Opinion: To protect seabirds, pass the Forage Fish Conservation Act
Recently, the UN’s Intergovernmental Panel on Climate Change released a new report explaining the devastating impacts of climate change on the ocean and the wildlife that depend on it. With “high confidence,” the report states: “It is virtually certain that the global ocean has warmed unabated since 1970.” As the managing director for Audubon Connecticut, the state office of the National Audubon Society, I can tell you this is bad news for birds.
Seabirds, like the federally and state-endangered roseate tern, nest on land and forage at sea. As the ocean absorbs excess carbon dioxide and heat from the atmosphere, the chemistry of ocean water changes and oxygen becomes less available. This can negatively affect plankton, which are crucial to seabirds’ main prey: forage fish.
Common and roseate terns, among other common Long Island Sound-based birds such as osprey, northern gannet, gulls and cormorants, depend on forage fish to survive and raise their young. But forage fish populations are declining and shifting in range, moving northward and deeper to colder water as ocean’s warm. Thus, seabirds have to expend more energy foraging and they may not find enough nutritious fish for their young. In the saddest cases, this could lead to chick mortality.
Science tells us what we need to do — it’s time for action. We’ve been here before in Connecticut. In the late 1960s, our osprey population decreased so dramatically as a result of DDT that by 1974 there were fewer than 10 active nests in the state. Our communities joined together in conservation action, and there are more than 700 active nests in Connecticut today.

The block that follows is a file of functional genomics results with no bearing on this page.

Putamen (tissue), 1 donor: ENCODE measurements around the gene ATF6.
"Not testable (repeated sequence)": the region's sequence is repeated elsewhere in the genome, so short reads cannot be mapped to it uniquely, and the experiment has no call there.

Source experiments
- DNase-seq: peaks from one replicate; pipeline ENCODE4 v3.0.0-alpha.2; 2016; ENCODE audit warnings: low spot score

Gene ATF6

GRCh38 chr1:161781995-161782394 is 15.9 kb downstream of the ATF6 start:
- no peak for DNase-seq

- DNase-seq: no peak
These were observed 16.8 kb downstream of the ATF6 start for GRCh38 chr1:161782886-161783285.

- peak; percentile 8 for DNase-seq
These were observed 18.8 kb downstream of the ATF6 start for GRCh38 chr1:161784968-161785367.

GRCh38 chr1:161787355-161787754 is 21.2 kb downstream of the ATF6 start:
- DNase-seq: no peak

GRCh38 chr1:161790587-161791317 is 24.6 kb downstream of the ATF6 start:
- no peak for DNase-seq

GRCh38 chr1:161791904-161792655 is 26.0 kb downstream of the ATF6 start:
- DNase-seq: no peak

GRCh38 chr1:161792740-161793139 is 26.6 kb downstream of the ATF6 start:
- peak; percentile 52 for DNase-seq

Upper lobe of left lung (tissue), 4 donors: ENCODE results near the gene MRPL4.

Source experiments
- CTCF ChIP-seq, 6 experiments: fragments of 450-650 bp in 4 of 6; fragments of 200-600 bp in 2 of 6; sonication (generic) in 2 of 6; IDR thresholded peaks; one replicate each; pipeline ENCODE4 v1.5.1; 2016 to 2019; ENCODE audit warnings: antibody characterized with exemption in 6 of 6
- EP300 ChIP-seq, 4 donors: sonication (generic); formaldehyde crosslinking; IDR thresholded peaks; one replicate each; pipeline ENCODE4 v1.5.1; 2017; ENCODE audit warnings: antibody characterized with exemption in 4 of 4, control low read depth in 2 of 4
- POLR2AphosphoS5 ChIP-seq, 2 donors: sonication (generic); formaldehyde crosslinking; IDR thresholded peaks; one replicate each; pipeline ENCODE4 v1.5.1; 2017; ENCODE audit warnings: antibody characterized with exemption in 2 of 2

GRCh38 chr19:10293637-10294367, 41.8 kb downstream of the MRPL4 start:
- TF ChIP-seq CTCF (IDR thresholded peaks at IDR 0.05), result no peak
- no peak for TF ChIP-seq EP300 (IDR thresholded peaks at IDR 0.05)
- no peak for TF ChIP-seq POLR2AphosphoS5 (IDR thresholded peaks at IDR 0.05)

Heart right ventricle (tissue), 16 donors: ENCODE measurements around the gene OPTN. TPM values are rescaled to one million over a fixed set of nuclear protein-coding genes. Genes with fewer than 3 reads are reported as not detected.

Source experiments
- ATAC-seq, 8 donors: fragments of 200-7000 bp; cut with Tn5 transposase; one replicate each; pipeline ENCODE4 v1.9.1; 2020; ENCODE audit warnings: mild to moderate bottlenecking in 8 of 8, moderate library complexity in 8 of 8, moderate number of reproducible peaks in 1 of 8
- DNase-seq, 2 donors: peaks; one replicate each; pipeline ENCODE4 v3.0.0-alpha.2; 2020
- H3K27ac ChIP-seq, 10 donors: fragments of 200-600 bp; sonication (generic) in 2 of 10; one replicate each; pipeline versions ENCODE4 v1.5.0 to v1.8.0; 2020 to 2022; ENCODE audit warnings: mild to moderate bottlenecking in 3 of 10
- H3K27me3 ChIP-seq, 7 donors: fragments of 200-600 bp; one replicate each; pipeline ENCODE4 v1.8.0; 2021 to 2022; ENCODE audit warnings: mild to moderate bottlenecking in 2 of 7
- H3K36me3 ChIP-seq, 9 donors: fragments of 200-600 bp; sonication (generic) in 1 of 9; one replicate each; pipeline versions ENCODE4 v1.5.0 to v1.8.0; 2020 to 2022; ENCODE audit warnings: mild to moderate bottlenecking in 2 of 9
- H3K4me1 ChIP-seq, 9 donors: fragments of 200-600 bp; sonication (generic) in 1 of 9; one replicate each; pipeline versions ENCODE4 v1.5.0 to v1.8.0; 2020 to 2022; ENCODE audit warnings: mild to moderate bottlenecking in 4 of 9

To protect seabirds, we need to pass the Forage Fish Conservation Act. This bipartisan bill amends the Magnuson-Stevens Act to highlight forage fish as prey, and directs fisheries managers to account for predator needs when making decisions about how many forage fish can be caught.
With forage fish management that takes birds and other predators in the food chain into account — and research to better understand shifts in fish populations — we may be able to give our wildlife a fighting chance.
I urge my fellow Connecticut residents, and our lawmakers, to speak up for birds that depend on healthy oceans and estuaries like Long Island Sound to survive. Passing the Forage Fish Conservation Act could help essential fish populations rebound and become more stable for the seabirds and other marine wildlife, people and economies that depend on them.
Leslie Kane is managing director of Audubon Connecticut.